If there's heavy snowfall or you're just plain tired and don't want to carry your backpack/equipment, you can hire porters to carry it. This also includes setting up your tent, so you can just arrive and worry about resting/eating. Typically, you can hire the porter from Base Camp to straight to C2 or C3, and then just carry what you need between. There is a tent which is an association of porters, who work there all season. You can go to that tent in Base Camp and ask directly for info. Porters carry 20kgs and prices vary but an average from Base Camp is 

  • $150USD to Camp 1 Canada
  • $200 to Camp 2 Nido de Condores and 
  • $250 to Camp 3 Colera

3. Without service - Going alone

    If you go totally alone with no service at all, just be aware that you will be a higher ascent permit price. In 2018, prices during were $400 vs $570USD for people residing in Latin America and $800 vs $950USD for those outside Latin America (during high season).

    Sunset - C2, Nido de Condores, Aconcagua
    6 days of white out storms during our journey up Aconcagua, but a few gorgeous sunsets in between


    In Summary 

    As you can see, you can adjust your climb to your budget, needs, style and capabilities... in order to help you increase your odds of summiting this beautiful mountain. On the mountain, I met people using all the options, the one that worked best for them. And, I saw many, many people who didn't summit and commented they would have used some of the "pick and choose" assistance. I hope this article can help you choose the best way for you to climb Aconcagua, the Roof of the Americas!!

    I went up using option 2 - Mixed service with just mule assistance to Base Camp - and it was perfect. However, I feel that it is relevant that I had certain benefits. 

    I arrived from Chile, which made things easier because I was able to do acclimatization routes over 18000ft, have a shorter arrival which helped with rest, and I have easier access to infomation which helped me prepare. If interested, here's a recap of my experience via the Normal Route.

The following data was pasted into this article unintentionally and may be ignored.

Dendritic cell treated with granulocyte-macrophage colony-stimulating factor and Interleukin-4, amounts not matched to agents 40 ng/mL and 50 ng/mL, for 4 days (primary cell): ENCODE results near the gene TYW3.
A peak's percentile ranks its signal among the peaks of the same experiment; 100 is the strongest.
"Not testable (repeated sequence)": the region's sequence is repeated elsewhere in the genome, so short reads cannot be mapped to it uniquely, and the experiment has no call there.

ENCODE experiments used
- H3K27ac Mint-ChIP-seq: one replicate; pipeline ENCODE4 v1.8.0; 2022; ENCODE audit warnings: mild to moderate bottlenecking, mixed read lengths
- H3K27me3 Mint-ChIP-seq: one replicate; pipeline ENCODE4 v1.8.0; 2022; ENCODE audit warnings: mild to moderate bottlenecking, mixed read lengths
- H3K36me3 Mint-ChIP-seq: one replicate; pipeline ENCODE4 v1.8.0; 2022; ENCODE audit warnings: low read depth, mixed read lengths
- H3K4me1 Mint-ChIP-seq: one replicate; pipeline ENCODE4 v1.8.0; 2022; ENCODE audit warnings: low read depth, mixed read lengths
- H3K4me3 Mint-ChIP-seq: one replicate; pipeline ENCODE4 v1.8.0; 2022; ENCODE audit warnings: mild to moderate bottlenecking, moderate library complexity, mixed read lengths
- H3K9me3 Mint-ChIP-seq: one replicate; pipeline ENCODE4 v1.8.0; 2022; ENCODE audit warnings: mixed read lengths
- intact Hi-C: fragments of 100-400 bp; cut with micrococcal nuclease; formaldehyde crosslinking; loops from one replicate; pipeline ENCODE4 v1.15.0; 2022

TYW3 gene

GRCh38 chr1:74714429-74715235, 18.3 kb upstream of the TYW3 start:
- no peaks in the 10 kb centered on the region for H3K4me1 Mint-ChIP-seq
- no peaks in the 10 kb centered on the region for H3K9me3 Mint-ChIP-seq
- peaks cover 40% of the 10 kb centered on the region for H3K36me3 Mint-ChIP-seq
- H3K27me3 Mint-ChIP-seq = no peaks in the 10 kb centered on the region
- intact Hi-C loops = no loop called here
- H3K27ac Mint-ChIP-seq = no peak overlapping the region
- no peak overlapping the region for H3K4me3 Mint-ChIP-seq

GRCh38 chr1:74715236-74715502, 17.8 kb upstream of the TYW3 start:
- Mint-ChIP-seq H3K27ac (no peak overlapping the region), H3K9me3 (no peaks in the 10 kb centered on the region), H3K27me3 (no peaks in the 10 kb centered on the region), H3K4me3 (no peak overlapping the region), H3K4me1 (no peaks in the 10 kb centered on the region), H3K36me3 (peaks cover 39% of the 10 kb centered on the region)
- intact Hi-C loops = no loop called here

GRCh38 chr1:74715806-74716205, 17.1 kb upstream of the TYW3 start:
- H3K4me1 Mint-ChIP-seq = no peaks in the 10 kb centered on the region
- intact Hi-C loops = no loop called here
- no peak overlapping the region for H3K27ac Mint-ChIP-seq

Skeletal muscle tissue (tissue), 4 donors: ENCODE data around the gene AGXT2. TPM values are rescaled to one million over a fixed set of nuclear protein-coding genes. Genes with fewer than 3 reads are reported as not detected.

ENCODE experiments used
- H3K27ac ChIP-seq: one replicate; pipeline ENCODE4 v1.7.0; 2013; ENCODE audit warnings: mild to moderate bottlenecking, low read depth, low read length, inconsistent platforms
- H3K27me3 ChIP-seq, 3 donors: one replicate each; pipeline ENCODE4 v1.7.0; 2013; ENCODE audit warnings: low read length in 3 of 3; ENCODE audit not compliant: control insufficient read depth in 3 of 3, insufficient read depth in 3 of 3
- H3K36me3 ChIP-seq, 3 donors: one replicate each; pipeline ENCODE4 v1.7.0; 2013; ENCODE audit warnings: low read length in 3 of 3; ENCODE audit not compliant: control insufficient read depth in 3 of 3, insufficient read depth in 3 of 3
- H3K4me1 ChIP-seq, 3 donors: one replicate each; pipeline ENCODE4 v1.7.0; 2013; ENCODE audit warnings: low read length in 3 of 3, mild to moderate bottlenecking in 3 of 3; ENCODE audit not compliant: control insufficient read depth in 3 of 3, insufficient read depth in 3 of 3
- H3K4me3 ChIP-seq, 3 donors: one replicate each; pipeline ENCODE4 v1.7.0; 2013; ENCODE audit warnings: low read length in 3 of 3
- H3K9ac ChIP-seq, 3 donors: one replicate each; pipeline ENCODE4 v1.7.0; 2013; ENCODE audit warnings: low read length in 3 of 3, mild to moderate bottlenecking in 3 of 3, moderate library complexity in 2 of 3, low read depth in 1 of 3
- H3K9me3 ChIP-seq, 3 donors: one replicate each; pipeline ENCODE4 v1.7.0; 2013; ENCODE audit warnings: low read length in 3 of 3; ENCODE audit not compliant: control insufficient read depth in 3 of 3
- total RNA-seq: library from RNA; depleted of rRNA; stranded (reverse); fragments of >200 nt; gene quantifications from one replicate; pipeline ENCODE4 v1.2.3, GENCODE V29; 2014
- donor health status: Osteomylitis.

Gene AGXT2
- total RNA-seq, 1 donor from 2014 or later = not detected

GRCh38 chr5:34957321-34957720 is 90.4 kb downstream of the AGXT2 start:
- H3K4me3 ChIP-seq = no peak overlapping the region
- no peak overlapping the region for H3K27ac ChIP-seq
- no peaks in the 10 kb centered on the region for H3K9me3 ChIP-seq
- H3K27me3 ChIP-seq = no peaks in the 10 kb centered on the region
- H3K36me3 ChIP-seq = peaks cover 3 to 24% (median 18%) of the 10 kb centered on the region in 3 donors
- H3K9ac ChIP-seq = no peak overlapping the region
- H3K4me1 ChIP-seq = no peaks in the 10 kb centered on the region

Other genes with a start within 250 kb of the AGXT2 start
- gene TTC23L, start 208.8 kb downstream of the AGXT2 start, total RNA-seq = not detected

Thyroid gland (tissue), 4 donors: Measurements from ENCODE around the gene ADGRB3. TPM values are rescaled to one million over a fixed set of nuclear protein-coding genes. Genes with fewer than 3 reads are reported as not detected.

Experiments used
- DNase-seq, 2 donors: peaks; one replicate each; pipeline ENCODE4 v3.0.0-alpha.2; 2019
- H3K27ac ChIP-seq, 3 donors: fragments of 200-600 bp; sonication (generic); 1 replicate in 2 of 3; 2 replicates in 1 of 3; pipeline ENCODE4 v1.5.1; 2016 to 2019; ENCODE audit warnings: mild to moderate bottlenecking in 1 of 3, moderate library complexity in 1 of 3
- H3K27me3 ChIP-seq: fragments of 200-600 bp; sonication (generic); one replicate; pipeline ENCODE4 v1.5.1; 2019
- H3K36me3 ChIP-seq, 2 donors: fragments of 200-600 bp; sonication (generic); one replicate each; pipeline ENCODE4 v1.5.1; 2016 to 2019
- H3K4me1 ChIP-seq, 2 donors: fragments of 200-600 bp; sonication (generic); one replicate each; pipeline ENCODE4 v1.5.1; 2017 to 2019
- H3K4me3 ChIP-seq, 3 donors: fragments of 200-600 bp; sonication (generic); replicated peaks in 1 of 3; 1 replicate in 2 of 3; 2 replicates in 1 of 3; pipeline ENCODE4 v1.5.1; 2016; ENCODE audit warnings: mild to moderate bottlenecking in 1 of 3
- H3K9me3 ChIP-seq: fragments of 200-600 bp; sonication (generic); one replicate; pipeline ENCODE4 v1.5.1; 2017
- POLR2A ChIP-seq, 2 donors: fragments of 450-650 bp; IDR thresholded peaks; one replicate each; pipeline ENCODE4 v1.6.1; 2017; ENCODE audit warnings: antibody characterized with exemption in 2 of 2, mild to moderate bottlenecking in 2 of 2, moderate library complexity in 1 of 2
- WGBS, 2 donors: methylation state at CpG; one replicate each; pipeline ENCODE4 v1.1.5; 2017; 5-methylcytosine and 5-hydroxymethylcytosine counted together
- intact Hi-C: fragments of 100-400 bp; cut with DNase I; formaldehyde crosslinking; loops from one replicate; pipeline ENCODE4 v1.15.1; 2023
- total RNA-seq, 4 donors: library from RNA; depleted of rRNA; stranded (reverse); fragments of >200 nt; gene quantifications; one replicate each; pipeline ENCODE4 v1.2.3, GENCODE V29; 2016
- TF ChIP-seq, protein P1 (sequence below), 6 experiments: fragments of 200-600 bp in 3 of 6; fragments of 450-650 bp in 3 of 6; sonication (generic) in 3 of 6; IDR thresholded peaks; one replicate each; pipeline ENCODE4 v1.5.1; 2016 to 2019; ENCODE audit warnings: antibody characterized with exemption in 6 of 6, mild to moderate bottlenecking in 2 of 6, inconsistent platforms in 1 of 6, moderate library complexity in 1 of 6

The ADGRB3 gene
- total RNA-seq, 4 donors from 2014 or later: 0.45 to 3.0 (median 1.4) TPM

Aconcagua Summit
    Aconcagua's summit - the top of the Americas

    More Aconcagua Tips and Photos from my 2018 route 

    Don't hesitate to comment with any questions!! 







    Comments

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    Viewing: 1-4 of 4
    MikeLJ

    MikeLJ - Sep 14, 2018 1:02 am - Voted 10/10

    Good article

    Good and informative article, I enjoyed reading your summit account too.

    Chelsey Berg

    Chelsey Berg - Sep 25, 2018 4:45 pm - Hasn't voted

    Re: Good article

    Thank you so much!!! I'm happy to share it and help others climb Aconcagua. It really was a beautiful experience for me. Cheers!!

    T. White

    T. White - Oct 16, 2018 10:44 am - Voted 10/10

    Helpful read

    Thanks for taking the time to compile and write this info, Chelsey! It's good to have a realistic (but optimistic!) assessment as opposed to the anemic and/or overly rosy information published elsewhere.

    nixoriugis - Nov 7, 2018 10:50 pm - Hasn't voted

    Some more 2018 prices

    https://www.summitpost.org/aconcagua-walk-in-prices-february-2018/1025672
    This may be interesting for budgeting. Also in 2018, but there are quite some differences. Details in the image captions.

    Viewing: 1-4 of 4